Most policies in the lower and middle areas of the market will only pay claims if there is no job that the beneficiary can possibly do. Others, referred to as own-occ policies, will pay the claim as long as you cannot return to your own occupation. Own-occ policies cost more to buy (higher premiums) than non-own-occ, because their claims risk is greater. For example, suppose that your normal job involves lifting heavy boxes and getting paid $4000/month. Then you get injured, and can’t lift so much weight. However, you are still capable of doing light assembly work at a workbench for $2000/month. If your policy is a less-expensive model, the insurer will tell you that no claim will be paid, because you are capable of working (although not at your own occupation). But if your policy is an own-occ policy with a claim amount of 75% of your normal salary, it will pay you a claim of $3000/month. This payment will recur monthly until (a) you are able to do your normal job again; or (b) the cap is reached (for example, 5 years later); or (c) you reach age 65 (when the policy ends and you begin collecting Social Security).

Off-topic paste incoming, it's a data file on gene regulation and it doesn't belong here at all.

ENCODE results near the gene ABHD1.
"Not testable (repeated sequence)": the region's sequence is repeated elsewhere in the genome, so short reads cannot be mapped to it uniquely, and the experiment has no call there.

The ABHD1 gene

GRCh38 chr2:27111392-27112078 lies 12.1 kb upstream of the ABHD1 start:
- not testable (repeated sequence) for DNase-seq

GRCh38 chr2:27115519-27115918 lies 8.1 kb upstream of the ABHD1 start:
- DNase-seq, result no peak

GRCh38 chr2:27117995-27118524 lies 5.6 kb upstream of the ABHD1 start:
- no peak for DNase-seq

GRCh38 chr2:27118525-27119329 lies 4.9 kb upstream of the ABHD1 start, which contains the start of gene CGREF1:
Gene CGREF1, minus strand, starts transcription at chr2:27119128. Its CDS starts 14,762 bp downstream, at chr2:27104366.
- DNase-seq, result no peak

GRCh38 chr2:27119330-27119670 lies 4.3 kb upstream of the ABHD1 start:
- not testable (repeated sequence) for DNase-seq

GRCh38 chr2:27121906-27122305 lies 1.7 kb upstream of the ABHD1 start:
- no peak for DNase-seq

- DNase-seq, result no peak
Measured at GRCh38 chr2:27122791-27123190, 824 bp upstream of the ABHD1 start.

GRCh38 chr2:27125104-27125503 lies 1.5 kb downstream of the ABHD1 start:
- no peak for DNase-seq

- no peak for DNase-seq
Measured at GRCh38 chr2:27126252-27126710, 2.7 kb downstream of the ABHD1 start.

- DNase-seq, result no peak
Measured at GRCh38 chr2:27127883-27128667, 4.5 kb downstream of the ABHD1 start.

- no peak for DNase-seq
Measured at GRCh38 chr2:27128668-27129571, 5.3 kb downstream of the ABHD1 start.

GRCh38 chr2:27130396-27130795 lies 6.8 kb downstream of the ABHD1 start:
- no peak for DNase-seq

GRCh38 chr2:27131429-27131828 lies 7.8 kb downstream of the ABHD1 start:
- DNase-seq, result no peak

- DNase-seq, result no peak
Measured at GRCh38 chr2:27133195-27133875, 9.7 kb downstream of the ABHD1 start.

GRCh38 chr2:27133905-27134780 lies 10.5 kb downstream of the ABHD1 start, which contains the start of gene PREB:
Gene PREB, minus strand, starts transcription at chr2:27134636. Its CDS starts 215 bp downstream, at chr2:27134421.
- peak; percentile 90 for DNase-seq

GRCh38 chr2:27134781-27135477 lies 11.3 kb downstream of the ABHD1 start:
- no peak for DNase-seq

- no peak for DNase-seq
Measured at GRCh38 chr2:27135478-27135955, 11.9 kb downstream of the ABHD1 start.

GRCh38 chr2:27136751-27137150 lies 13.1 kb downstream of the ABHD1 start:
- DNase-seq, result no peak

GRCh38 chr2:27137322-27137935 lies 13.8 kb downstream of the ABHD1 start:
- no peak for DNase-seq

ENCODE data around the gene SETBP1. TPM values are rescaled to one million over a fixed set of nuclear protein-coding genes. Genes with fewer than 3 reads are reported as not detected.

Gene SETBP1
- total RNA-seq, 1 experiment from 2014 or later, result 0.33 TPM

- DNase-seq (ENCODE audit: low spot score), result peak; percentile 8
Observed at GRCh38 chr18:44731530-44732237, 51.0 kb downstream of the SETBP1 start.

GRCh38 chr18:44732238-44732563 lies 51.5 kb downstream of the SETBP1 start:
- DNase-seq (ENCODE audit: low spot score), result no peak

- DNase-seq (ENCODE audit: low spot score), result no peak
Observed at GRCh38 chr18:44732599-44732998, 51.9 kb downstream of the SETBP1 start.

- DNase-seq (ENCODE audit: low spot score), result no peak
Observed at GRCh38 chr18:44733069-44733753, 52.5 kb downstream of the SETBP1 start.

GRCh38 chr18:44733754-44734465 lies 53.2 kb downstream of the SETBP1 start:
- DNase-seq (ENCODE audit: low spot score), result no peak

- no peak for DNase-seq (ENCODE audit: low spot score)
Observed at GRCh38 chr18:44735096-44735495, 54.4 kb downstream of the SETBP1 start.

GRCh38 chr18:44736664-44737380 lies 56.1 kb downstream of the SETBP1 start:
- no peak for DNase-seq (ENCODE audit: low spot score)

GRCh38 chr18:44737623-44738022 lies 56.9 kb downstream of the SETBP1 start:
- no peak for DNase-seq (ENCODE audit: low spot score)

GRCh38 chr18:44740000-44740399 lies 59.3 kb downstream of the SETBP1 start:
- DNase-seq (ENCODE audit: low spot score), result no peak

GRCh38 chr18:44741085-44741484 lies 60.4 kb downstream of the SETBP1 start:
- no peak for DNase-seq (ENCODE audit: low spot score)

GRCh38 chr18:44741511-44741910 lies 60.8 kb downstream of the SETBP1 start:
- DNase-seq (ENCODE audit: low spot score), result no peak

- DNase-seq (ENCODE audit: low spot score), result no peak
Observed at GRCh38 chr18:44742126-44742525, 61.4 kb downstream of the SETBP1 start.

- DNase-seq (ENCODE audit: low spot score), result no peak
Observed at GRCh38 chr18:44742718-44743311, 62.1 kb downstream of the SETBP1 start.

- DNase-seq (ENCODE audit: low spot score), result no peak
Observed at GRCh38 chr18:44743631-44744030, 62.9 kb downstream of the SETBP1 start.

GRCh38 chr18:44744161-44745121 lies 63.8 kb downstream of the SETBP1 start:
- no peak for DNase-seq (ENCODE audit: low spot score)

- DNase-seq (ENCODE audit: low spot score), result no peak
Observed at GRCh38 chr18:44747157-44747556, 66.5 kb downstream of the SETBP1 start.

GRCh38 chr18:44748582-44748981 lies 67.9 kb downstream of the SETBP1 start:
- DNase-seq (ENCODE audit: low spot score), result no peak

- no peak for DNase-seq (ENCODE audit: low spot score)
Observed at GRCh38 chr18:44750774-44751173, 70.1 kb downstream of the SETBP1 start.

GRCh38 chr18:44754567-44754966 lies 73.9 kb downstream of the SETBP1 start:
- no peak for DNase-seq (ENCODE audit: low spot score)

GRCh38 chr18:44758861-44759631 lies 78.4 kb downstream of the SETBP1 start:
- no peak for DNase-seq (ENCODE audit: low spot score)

Disability Income Insurance in everyday terms.